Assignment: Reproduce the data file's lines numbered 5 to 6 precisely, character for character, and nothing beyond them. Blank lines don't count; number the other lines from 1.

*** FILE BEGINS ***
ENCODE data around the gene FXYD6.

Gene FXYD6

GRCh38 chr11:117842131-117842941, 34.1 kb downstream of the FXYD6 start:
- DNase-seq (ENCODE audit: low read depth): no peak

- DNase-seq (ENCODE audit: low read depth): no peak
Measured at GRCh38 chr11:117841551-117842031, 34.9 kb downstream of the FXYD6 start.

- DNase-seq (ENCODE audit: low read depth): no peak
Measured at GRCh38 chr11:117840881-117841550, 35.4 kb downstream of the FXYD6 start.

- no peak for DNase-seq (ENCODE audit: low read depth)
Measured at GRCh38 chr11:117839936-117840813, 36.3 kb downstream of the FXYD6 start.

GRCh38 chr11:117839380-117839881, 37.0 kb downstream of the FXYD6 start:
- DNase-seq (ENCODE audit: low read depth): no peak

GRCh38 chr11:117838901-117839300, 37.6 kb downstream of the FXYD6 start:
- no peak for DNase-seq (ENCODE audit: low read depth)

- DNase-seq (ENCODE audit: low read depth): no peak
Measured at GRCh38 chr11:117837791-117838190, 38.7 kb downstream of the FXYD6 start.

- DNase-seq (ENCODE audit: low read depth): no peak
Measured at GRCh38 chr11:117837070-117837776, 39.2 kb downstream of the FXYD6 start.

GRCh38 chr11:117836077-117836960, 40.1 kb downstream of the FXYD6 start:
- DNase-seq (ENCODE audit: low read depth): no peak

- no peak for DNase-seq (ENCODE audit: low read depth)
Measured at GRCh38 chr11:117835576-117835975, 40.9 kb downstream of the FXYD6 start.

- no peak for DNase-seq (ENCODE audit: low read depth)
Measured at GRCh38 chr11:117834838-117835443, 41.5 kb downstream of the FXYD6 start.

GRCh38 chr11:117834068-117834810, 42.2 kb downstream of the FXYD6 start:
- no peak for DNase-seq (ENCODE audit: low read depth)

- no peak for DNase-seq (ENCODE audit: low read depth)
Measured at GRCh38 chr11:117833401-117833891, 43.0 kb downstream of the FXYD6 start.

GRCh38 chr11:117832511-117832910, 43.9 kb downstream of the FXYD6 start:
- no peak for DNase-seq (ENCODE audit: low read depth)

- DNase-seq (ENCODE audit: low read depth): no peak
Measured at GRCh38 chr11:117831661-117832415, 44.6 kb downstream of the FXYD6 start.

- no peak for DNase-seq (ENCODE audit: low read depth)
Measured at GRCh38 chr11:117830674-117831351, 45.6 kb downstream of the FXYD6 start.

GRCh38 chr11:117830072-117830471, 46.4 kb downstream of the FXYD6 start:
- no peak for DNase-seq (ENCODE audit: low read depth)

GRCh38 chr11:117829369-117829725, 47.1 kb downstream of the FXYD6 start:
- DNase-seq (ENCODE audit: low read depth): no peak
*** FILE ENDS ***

- DNase-seq (ENCODE audit: low read depth): no peak
Measured at GRCh38 chr11:117841551-117842031, 34.9 kb downstream of the FXYD6 start.